|The coastline of Northern Australia is mostly owned and occupied by Indigenous peoples of Australia, and supports an array of marine and coastal species, including six of the world’s seven marine turtle species and four sawfish species. Many populations of these species have declined elsewhere in the world. Ghost nets are part of vast rafts of marine debris arriving from international waters to the north of Australia that are fouling this remote coastline.
Formerly known as the Carpentaria Ghost Nets Programme, GhostNets Australia(GNA) is an alliance of over 36 indigenous communities from coastal northern Australia across the three states of Western Australia, Northern Territory and Queensland. The program was established in 2004 with funding from the Australian Government. Since its inception, GNA has supported Indigenous Rangers to remove over 12,000 ghost nets of varying sizes, from 2500km of remote coastline. This has resulted in the recovery of a proportion of the trapped wildlife, particularly marine turtles (52%), and the prevention of the ghost nets from returning to the sea to continue their destructive life-cycle. Less than 10% of these nets have been attributed to Australian fisheries, with the other 90% brought in by the currents and winds from the Timor and Arafura seas.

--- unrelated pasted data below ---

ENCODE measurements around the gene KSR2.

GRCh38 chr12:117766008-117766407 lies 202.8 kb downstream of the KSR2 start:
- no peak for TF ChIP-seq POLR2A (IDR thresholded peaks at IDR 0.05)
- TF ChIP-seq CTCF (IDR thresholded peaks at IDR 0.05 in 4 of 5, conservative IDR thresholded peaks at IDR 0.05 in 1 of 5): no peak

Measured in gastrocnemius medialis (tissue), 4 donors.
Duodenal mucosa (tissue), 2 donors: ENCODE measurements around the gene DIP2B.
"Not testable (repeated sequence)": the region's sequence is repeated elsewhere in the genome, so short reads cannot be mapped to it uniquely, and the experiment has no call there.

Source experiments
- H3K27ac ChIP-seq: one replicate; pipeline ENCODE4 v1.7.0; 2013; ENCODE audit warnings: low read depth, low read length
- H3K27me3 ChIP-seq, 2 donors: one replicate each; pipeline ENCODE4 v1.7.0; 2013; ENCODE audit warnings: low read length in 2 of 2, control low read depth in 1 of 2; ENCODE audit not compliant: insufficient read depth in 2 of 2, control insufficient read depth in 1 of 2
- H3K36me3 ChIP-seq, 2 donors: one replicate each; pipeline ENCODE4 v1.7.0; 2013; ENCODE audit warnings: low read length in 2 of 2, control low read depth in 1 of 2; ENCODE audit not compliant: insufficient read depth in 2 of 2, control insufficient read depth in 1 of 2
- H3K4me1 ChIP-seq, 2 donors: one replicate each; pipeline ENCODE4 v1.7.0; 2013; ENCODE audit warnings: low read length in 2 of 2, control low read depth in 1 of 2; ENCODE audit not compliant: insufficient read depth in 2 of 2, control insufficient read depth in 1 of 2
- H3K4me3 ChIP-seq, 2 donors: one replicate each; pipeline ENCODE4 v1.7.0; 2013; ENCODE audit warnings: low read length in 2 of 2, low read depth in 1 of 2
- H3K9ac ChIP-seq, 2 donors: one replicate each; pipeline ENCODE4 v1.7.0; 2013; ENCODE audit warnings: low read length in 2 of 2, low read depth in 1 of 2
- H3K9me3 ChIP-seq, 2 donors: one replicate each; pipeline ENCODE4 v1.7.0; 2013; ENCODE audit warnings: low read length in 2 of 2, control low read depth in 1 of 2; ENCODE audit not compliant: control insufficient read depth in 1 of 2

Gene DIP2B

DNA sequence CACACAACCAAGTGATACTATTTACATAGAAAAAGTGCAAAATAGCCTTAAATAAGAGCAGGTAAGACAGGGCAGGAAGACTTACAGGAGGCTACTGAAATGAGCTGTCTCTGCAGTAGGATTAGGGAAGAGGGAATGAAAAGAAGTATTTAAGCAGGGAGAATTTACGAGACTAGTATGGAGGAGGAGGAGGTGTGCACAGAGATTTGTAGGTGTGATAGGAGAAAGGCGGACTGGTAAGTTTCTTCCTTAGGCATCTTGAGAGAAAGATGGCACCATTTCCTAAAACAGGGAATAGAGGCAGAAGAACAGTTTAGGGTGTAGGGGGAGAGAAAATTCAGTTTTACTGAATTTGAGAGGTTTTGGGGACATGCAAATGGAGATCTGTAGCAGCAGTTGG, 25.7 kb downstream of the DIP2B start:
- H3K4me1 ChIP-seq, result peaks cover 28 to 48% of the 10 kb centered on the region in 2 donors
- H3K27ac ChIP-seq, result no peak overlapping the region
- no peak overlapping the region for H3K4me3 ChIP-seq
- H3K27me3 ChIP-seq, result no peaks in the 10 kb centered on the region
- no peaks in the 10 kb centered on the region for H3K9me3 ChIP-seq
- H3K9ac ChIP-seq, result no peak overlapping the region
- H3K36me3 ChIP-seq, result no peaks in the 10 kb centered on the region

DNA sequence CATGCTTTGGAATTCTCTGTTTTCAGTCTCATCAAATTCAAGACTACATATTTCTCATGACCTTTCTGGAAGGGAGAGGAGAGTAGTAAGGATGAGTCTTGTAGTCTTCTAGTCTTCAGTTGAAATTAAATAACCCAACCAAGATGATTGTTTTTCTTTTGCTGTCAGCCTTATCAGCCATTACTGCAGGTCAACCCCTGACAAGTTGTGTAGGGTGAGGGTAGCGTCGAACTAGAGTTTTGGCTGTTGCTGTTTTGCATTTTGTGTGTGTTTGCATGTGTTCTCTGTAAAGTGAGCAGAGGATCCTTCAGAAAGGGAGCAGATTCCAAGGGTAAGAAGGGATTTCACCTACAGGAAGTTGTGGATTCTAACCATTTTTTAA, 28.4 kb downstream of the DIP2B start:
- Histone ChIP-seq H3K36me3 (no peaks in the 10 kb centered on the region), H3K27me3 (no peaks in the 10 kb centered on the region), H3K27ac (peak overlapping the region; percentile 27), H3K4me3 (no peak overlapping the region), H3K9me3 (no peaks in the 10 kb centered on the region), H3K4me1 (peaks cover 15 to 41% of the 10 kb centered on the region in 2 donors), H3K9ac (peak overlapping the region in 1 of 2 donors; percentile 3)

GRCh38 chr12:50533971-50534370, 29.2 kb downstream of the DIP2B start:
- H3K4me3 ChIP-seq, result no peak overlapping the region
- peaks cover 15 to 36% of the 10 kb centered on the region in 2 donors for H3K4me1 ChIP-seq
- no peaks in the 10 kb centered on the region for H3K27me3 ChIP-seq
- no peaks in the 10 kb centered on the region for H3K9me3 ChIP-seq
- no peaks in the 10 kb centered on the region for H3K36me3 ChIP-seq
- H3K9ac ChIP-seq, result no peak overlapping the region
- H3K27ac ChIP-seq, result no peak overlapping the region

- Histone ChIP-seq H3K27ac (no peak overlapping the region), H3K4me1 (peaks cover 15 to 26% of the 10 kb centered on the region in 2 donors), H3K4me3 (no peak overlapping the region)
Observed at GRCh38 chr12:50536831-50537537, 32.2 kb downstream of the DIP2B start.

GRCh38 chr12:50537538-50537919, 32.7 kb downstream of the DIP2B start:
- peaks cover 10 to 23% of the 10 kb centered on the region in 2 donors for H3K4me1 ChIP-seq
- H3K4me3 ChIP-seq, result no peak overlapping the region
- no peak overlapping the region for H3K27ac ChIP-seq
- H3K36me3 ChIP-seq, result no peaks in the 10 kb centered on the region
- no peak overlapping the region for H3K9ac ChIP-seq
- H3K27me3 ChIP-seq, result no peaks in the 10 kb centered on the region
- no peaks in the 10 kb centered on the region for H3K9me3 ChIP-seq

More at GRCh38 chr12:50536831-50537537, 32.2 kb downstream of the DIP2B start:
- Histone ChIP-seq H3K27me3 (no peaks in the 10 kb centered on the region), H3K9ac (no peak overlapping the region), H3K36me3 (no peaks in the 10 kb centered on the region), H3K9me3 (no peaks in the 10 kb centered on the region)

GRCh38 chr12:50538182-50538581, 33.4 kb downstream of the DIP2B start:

The program has many goals which go beyond simply removing the nets from the beaches. GNA is training this extensive network of indigenous rangers in data collection, assisting in the establishment of institutional frameworks, and opening channels of communication between communities on a scale that has never before been experienced in Australia with a single project. GNA collects vital information to determine the source of the net, works with our neighboring countries to find solutions to net loss, engenders positivity around the issue through art workshops, and raises awareness through conferences, media and internationally-touring pieces of ghost net art..
In this way, GNA helps enable indigenous communities to fulfil their aspirations of having stewardship of their customary lands and adjacent marine environment, known as “caring for country.”